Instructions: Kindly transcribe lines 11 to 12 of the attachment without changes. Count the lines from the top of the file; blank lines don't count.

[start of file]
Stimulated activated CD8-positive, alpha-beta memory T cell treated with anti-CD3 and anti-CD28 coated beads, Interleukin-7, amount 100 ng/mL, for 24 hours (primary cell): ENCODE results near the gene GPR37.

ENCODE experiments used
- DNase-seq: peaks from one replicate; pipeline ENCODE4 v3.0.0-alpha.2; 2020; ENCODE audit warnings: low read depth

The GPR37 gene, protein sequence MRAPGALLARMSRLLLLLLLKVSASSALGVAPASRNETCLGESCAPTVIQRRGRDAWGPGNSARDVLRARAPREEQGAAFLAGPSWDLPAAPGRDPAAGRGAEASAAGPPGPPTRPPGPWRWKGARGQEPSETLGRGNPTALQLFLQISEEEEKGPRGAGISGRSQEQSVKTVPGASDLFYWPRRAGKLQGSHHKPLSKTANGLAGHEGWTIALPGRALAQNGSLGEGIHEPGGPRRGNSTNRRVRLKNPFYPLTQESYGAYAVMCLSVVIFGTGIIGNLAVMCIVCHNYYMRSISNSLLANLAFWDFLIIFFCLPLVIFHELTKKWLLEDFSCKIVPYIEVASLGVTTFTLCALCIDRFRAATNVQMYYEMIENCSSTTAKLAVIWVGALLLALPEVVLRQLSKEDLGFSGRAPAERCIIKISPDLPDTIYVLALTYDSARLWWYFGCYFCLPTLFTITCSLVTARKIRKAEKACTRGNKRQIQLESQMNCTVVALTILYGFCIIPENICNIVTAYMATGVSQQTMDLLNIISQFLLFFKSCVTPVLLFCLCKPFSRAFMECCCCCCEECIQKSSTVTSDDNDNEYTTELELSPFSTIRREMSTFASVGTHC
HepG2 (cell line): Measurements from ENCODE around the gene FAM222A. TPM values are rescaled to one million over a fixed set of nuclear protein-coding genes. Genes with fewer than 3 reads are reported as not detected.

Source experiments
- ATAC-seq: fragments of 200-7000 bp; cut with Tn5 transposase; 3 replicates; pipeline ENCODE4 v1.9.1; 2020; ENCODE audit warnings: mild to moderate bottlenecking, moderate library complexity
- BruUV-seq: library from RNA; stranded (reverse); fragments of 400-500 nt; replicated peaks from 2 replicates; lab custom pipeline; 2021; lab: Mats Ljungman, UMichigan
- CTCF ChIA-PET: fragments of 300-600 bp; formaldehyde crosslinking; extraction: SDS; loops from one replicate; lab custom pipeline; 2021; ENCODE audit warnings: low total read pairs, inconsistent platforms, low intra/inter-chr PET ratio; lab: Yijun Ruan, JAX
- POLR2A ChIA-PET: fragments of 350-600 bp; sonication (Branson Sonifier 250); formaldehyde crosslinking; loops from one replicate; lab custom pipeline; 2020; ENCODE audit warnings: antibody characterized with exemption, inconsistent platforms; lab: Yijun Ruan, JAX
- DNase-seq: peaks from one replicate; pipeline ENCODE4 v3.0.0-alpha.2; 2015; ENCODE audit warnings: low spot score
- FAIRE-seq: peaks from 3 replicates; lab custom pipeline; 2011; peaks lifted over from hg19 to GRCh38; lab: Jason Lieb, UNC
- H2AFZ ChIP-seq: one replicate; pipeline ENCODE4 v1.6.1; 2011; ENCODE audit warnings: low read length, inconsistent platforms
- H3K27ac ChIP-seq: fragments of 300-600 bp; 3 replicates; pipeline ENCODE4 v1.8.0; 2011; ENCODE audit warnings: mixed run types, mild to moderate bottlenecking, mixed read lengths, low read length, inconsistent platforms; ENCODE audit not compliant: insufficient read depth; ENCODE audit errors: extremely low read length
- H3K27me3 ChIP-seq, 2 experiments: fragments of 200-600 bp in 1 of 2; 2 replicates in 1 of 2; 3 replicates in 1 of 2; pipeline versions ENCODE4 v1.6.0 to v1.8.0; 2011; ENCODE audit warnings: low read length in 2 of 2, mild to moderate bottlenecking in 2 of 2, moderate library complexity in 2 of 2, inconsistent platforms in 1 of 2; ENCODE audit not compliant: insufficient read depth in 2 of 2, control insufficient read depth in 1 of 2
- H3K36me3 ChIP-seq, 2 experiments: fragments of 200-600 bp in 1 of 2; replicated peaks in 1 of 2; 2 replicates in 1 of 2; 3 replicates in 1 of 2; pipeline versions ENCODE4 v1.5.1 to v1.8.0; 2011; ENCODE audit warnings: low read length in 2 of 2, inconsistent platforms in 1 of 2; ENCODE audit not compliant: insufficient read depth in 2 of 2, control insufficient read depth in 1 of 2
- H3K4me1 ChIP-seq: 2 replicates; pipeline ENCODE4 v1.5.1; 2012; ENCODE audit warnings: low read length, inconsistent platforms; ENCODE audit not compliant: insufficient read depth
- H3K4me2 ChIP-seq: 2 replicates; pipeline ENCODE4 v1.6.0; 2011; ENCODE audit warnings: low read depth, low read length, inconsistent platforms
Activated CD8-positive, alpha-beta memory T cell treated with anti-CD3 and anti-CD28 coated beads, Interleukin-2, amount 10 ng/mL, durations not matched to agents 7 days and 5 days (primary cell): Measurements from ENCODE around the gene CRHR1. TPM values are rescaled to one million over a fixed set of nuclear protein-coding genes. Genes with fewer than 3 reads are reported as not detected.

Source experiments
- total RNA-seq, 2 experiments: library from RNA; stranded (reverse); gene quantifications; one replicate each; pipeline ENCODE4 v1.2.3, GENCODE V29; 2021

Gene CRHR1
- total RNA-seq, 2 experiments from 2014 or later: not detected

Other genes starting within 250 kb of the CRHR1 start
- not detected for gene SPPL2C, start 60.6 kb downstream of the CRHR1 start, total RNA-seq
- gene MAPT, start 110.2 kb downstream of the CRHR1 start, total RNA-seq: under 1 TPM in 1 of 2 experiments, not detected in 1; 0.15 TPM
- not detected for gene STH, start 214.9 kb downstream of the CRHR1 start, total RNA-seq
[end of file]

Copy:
- DNase-seq: peaks from one replicate; pipeline ENCODE4 v3.0.0-alpha.2; 2015; ENCODE audit warnings: low spot score
- FAIRE-seq: peaks from 3 replicates; lab custom pipeline; 2011; peaks lifted over from hg19 to GRCh38; lab: Jason Lieb, UNC